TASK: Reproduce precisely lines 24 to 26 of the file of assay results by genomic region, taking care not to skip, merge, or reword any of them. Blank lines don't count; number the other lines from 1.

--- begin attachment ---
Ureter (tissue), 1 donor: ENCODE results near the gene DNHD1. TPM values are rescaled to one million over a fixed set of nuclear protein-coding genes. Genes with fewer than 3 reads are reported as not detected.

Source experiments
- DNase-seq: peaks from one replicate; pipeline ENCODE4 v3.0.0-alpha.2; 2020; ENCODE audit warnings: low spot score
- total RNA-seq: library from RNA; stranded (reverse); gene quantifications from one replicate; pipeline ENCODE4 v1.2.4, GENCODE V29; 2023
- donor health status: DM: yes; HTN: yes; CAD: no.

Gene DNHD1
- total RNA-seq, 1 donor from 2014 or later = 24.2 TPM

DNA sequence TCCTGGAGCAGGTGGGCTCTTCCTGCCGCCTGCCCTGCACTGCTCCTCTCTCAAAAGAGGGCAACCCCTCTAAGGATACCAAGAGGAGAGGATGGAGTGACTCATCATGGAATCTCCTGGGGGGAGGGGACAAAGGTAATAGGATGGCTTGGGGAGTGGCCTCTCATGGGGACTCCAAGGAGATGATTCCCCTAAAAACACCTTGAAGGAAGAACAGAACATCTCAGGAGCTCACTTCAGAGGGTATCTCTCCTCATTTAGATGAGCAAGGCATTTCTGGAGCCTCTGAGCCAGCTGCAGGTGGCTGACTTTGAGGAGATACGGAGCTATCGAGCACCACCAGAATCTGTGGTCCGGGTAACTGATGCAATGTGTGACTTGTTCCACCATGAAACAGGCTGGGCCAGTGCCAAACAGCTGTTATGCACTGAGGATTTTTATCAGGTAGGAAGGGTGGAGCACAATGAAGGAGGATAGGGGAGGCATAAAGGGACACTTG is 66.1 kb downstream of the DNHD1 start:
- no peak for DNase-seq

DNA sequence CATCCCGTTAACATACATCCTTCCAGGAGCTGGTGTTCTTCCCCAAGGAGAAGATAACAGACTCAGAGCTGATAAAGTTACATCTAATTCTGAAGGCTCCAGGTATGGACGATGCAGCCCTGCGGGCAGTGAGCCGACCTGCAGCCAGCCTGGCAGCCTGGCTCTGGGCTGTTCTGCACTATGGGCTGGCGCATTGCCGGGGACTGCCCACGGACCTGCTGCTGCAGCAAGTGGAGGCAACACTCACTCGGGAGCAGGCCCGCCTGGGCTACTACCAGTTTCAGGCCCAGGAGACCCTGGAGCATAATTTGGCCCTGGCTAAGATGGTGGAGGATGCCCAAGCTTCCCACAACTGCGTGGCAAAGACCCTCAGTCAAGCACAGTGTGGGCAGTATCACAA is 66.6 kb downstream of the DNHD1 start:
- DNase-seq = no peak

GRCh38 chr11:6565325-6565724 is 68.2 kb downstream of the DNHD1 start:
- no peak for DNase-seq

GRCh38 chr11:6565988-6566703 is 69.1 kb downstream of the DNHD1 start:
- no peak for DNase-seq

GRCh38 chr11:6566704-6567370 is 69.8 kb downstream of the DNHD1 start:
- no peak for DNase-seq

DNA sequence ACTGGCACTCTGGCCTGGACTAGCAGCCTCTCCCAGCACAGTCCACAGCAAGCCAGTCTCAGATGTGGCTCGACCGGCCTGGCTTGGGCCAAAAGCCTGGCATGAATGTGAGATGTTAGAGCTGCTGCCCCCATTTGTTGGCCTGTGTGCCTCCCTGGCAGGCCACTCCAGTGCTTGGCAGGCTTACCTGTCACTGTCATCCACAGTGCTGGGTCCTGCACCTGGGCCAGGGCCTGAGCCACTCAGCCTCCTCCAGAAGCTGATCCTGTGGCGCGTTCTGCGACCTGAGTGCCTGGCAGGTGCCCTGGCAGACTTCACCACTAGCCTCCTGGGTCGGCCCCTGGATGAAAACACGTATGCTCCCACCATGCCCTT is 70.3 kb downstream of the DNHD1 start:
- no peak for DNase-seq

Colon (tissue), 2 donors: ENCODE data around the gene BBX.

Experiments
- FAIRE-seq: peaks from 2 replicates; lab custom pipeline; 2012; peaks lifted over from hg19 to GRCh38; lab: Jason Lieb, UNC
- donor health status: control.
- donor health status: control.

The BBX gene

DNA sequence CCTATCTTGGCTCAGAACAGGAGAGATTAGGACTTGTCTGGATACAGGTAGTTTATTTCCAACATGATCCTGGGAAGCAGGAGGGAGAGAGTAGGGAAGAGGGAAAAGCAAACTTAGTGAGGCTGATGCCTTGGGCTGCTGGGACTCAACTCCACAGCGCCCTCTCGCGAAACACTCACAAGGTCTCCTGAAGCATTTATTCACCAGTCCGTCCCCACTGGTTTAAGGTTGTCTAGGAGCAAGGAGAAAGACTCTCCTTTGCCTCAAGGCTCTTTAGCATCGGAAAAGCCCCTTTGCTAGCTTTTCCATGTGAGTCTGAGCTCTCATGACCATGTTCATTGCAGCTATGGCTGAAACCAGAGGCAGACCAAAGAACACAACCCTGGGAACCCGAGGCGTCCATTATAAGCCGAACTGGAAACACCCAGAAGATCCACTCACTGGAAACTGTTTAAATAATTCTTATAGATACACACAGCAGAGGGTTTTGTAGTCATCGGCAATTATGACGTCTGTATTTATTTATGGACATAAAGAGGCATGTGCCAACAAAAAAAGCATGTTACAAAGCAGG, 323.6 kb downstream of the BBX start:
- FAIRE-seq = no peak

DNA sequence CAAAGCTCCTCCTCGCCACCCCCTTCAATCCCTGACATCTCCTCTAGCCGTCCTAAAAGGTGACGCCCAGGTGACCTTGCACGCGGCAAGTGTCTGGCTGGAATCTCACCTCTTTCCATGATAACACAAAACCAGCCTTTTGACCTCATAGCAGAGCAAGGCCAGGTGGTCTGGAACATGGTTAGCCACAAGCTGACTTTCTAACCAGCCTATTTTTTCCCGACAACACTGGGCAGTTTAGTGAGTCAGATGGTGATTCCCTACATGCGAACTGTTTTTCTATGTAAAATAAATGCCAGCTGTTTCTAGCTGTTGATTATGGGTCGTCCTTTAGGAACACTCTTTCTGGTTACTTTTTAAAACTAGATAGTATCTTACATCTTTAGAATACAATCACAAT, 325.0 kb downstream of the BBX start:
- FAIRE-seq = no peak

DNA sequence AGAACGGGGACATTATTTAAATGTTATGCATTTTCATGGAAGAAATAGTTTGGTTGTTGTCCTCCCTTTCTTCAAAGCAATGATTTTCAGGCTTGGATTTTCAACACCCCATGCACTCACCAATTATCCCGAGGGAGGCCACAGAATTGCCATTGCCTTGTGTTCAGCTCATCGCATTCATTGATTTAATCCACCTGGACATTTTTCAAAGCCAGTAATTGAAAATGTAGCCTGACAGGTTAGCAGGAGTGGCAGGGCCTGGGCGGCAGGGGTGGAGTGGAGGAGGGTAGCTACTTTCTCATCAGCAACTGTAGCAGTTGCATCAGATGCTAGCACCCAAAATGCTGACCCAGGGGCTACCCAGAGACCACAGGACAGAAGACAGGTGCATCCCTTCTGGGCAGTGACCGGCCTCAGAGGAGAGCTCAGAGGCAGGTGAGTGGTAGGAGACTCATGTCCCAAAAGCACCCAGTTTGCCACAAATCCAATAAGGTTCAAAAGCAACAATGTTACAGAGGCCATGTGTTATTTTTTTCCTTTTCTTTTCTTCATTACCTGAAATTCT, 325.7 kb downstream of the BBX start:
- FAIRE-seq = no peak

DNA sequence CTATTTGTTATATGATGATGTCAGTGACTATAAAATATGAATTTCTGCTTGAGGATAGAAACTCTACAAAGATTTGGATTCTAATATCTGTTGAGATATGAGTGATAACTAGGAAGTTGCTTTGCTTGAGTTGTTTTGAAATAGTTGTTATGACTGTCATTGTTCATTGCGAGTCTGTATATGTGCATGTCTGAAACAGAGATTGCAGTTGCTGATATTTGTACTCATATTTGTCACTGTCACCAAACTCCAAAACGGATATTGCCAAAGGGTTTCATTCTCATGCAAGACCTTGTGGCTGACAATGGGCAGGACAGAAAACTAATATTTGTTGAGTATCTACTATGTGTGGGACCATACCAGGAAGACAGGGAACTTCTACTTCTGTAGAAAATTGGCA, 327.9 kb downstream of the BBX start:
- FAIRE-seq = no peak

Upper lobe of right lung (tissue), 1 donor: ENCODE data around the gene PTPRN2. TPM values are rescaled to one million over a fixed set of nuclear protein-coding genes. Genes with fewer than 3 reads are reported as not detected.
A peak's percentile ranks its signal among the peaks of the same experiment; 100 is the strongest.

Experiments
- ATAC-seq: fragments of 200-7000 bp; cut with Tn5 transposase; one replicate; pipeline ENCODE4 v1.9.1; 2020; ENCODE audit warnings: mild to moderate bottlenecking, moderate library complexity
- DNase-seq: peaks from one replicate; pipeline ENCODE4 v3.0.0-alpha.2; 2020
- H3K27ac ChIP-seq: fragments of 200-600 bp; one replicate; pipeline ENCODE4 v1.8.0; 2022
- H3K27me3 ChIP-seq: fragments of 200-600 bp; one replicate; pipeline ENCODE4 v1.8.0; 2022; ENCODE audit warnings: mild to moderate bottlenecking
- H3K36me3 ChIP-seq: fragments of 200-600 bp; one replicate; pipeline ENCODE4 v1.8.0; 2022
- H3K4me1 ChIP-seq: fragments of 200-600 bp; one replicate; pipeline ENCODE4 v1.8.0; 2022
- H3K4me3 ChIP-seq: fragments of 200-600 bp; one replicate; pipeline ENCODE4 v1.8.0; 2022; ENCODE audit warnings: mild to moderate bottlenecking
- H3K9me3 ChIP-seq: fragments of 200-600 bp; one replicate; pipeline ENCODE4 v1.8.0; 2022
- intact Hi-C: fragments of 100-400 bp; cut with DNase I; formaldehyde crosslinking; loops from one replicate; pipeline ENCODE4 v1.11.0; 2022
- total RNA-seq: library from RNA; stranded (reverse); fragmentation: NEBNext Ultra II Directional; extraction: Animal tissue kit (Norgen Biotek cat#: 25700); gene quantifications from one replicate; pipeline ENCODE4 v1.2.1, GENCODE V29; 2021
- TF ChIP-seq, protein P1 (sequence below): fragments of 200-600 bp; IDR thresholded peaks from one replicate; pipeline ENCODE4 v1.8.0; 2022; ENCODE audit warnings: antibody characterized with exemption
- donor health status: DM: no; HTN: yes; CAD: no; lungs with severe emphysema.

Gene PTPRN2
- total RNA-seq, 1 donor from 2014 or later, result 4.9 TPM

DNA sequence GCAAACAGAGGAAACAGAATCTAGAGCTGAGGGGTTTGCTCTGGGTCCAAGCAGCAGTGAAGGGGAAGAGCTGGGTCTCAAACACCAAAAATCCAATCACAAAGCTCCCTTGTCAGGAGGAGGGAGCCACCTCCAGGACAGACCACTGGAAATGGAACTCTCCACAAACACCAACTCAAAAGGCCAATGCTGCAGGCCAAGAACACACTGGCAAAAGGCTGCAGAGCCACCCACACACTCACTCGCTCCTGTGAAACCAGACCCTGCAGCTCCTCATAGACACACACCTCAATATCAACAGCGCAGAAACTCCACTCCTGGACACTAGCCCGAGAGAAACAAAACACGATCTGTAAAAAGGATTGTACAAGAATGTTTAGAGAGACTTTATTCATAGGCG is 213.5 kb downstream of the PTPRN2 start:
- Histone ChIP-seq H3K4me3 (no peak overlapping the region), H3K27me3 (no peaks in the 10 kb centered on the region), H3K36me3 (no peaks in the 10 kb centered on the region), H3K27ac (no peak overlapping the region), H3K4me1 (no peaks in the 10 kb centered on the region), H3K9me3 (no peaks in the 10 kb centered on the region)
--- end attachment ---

- donor health status: control.

The BBX gene

DNA sequence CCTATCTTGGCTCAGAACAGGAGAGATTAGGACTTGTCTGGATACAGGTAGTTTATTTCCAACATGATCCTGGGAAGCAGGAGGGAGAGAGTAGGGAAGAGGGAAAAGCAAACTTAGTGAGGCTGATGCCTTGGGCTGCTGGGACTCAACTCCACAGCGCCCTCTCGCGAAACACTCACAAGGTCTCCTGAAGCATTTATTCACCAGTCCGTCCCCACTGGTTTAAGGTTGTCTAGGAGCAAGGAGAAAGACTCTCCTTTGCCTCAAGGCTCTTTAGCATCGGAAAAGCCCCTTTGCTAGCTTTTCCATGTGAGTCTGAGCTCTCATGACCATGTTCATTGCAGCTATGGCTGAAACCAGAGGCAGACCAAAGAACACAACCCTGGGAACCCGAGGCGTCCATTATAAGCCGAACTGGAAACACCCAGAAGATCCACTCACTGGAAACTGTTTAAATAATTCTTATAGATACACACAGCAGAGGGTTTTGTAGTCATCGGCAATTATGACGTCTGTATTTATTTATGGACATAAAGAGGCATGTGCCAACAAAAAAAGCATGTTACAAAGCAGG, 323.6 kb downstream of the BBX start: